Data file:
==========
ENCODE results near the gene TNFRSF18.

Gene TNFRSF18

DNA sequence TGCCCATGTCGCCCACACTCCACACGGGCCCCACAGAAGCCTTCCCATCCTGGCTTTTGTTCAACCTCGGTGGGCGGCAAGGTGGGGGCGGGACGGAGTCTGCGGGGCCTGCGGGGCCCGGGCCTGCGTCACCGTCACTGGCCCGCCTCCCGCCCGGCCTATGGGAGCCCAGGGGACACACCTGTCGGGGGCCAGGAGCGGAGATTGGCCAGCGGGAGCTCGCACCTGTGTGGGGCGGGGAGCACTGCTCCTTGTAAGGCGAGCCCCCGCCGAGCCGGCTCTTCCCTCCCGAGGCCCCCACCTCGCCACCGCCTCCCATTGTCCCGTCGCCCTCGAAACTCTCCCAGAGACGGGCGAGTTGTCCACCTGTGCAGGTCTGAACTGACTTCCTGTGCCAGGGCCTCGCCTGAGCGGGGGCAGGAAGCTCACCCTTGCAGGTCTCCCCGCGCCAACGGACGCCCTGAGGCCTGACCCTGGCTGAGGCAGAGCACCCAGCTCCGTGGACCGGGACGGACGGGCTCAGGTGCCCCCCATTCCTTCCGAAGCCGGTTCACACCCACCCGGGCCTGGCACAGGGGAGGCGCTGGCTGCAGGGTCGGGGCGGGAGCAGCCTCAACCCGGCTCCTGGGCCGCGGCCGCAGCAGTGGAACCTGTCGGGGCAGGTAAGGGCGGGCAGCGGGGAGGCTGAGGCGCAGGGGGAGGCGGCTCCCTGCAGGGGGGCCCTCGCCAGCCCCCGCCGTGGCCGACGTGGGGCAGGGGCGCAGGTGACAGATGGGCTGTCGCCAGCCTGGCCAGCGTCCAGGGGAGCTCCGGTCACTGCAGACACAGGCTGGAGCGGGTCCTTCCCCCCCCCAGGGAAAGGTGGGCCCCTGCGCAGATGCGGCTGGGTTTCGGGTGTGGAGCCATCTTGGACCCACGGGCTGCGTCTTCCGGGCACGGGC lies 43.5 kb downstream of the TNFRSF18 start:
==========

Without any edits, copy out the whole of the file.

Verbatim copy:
ENCODE results near the gene TNFRSF18.

Gene TNFRSF18

DNA sequence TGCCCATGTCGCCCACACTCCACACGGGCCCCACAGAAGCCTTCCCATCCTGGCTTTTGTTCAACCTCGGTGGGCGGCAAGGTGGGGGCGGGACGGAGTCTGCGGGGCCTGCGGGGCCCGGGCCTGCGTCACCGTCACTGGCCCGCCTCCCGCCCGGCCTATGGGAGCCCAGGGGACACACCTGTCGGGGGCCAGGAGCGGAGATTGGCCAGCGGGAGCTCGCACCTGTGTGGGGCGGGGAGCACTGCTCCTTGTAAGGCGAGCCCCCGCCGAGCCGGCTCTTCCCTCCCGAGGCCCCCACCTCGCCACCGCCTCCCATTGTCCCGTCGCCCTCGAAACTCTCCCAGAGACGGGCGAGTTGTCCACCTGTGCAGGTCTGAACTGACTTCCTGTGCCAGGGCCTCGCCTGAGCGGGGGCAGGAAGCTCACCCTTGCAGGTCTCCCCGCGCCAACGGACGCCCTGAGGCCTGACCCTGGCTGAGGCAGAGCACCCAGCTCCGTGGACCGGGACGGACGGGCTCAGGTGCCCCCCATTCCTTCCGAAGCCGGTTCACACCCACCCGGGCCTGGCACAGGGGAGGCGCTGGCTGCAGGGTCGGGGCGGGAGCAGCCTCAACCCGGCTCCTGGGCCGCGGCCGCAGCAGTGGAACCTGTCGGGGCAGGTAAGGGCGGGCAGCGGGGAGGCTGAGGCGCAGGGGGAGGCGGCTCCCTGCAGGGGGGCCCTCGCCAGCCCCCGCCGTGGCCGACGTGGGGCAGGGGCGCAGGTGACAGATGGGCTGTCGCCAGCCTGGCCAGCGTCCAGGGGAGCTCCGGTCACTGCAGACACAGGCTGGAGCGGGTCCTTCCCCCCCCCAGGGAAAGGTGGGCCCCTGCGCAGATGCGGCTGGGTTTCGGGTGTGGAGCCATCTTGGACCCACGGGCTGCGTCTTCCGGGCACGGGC lies 43.5 kb downstream of the TNFRSF18 start: